Sunday, February 28, 2010

Football, Cars, And Women

During the Super Bowl, much of the hype, as always, was about the ads. Heck, that's why some people watch the Super Bowl. But there was one ad that really didn't sit well with me. It bothered me. It was supposed to be funny (most of those ads were), so I was willing to give it a chance. As it continued on, I stopped smiling. It wasn't funny - it was downright sexist. It was the Dodge Charger Ad below:

Well gosh, to me, most of the things this man mentioned above can be reduced down to having MANNERS, and doing one's fair share in a relationship. That is to say, what he described is a relationship of mutuality, yet it was depicted as being a terrible hardship on him. Poor thing. Ahem. It bugged me.

Apparently, I was not the only one disturbed by this ad. While at home for Mom's funeral, one of my sisters-in-law asked if I had seen the response to that sexist ad, which is below. I had not, but I am glad I did. Check it out:

Oh, snap.

Yes, the 75% pay for the same work, male politicians deciding what women do with their own bodies (like the heavily male dominated "Healthcare Summit"), women treated as objects, and on and on. Yeah, I think the man having to take out the damn recycling pales in comparison, don't you?


Happy Women's History Month - seems we still have a long way to go...

Saturday, February 27, 2010

Who's Missing From The Table?

Women, that's who. My fellow No Quarter writer, Eastan, queried after the Health Care Summit, "Where were the women?"

It's an excellent question, Eastan. Here is a look at the list of invitees to Obama's "Bipartisan" Healthcare Summit:
Senator Harry Reid, D-NV, Majority Leader
Senator Mitch McConnell, R-KY, Republican Leader
Senator Dick Durbin, D-IL, Majority Whip
Senator Jon Kyl, R-AZ, Republican Whip
Senator Max Baucus, D-MT, Chairman of the Finance Committee
Senator Chuck Grassley, R-IA, Ranking Member of the Finance Committee
Senator Tom Harkin, D-IA, Chairman of the Health, Education, Labor and Pensions Committee
Senator Mike Enzi, R-WY, Ranking Member of the Health, Education, Labor and Pensions Committee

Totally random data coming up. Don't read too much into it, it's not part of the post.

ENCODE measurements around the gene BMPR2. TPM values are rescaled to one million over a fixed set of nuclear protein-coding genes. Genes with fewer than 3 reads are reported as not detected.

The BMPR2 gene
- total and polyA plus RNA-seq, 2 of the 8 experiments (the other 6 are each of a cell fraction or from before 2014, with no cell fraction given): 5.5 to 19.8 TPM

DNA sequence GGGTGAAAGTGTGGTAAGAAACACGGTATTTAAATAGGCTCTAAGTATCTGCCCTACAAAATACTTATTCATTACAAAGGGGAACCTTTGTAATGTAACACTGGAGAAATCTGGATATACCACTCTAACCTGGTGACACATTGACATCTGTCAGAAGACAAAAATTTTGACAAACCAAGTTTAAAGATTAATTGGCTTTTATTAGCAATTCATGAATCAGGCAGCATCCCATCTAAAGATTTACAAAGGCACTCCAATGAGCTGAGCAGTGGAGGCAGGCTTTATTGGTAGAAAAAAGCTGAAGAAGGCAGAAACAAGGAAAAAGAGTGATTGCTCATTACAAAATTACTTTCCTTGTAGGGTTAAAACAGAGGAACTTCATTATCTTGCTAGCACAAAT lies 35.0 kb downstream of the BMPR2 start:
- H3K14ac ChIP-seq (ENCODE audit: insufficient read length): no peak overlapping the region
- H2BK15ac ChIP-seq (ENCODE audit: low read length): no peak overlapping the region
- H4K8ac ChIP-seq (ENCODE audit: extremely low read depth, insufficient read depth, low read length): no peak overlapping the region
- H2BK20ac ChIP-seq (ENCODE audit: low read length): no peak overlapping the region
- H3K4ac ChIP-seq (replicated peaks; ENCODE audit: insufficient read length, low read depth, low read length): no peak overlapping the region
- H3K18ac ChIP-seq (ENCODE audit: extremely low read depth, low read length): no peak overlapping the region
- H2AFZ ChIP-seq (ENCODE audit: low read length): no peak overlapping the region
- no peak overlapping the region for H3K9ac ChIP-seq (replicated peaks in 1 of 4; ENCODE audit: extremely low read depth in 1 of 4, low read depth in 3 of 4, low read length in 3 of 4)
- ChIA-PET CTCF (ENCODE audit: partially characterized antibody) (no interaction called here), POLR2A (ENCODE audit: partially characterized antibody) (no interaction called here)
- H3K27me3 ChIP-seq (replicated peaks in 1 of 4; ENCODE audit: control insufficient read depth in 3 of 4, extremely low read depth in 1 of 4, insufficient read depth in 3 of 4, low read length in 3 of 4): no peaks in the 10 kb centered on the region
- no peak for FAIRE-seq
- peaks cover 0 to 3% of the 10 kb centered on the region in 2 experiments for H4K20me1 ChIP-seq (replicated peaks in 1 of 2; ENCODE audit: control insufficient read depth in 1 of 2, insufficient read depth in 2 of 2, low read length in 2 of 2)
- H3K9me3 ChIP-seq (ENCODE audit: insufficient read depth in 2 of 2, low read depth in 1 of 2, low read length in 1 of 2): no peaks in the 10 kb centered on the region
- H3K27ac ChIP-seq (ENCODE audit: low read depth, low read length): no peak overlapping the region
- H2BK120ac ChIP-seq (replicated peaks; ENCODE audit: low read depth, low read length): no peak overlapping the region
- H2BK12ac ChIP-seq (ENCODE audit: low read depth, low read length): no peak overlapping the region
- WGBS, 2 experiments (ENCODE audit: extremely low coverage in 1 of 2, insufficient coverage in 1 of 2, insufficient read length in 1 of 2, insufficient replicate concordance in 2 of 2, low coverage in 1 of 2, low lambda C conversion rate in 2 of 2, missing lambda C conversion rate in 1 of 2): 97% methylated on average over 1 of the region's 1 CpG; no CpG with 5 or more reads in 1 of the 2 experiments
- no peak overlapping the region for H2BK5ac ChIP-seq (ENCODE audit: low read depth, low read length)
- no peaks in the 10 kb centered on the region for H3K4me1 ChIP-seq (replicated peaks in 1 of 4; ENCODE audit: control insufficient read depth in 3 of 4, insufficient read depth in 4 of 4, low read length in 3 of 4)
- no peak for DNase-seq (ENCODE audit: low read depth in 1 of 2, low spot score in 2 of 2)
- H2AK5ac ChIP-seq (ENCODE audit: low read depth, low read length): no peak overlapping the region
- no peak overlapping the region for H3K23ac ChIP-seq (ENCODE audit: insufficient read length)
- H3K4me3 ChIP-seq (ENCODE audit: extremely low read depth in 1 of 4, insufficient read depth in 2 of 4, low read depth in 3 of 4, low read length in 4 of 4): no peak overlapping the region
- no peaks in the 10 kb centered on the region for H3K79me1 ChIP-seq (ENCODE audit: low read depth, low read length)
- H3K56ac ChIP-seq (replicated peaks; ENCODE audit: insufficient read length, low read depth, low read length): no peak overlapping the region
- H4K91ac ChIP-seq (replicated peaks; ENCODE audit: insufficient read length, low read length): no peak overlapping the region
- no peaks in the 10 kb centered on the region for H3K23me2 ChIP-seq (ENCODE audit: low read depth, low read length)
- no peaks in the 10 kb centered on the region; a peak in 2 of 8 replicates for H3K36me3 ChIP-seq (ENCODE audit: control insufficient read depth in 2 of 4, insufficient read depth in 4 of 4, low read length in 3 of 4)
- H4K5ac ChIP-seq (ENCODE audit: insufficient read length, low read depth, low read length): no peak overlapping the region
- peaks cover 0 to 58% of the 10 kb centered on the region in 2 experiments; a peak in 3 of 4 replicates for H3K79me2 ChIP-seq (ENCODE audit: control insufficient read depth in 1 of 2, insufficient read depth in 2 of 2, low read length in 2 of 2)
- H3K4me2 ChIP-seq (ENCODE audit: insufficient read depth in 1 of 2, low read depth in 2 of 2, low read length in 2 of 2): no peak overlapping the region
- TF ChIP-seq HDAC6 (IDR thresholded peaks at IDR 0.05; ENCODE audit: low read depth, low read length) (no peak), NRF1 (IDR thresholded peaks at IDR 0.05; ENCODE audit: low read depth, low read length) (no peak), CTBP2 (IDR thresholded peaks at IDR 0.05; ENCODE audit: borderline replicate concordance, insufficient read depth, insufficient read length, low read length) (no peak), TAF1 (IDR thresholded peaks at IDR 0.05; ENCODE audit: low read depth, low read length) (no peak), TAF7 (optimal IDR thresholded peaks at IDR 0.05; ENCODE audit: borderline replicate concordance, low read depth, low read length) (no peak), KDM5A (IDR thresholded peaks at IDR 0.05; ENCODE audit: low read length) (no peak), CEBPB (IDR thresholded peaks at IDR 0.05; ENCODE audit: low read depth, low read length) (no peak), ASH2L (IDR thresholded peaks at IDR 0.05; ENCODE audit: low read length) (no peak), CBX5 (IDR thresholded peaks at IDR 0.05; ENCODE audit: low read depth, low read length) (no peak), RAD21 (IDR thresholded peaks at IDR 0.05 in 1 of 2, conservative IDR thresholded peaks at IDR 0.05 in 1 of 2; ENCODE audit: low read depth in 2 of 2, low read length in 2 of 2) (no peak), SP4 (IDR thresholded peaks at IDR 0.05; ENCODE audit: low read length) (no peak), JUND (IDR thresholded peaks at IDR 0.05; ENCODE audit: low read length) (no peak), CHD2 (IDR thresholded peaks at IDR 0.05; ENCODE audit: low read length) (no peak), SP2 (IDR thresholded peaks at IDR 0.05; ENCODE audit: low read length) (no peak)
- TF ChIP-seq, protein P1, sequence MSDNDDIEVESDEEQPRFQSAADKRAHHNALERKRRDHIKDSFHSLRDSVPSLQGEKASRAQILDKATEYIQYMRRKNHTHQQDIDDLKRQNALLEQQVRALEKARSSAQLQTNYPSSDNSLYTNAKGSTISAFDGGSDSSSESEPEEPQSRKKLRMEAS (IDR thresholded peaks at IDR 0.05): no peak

Senator Chris Dodd, D-CT, Member of the Health, Education, Labor and Pensions Committee
Senator Chuck Schumer, D-NY
Senator Patty Murray, D-WA
Senator Kent Conrad, D-ND
Senator Jay Rockefeller, D-WV
Senator Ron Wyden, D-OR
Senator Lamar Alexander, R-TN
Senator John Barrasso, R-WY
Senator Tom Coburn, R-OK
Senator John McCain, R-AZ
Speaker Nancy Pelosi, D-CA
Representative Steny Hoyer, D-MD, Majority Leader
Representative John Boehner, R-OH, Republican Leader
Representative James Clyburn, D-SC, Majority Whip
Representative Eric Cantor, R-VA, Republican Whip
Representative Charles Rangel, D-NY, Chairman of the Ways and Committee
Representative Dave Camp, R-MI, Ranking Member of the Ways and Means Committee
Representative Henry Waxman, D-CA, Chairman of the Energy and Commerce Committee
Representative Joe Barton, R-TX, Ranking Member of the Energy and Commerce Committee
Representative George Miller, D-CA, Chairman of the Education and Labor Committee
Representative John Kline, R-MN, Ranking Member of the Education and Labor Committee
Representative John Dingell, D-MI, Chair Emeritus of the Energy and Commerce Committee
Representative Xavier Becerra, D-CA
Representative Louise Slaughter, D-NY
Representative Robert Andrews, D-NJ
Representative Jim Cooper, D-TN
Representative Paul Ryan, R-WI
Representative Marsha Blackburn, R-TN
Representative Charles Boustany, R-LA
Representative Peter Roskam, R-IL
** Note: Senator McConnell and Leader Boehner will designate one additional Republican member to attend.**

How many elected women do you count in there? I counted four, a rather paltry number, a slim representation for over HALF the population of the United States (and the world, for that matter).

Why does this matter? Because women have "Unique Health Needs," that's why:

* 80% of the population with osteoporosis are women.
* 75% of people with lupus are women.
* Twice as many women as men have arthritis.
* Hypothyroidism is ten times more prevalent in women than in men.
* Fibromyalgia (FM) is nine times more prevalent in women than in men.
* Chronic fatigue syndrome (CFS) is three times more common in women than in men.
* Migraine headaches affect women three times more than men.
* Women experience more severe and more pain overall than men.
* Interstitial cystitis is almost exclusively found in women.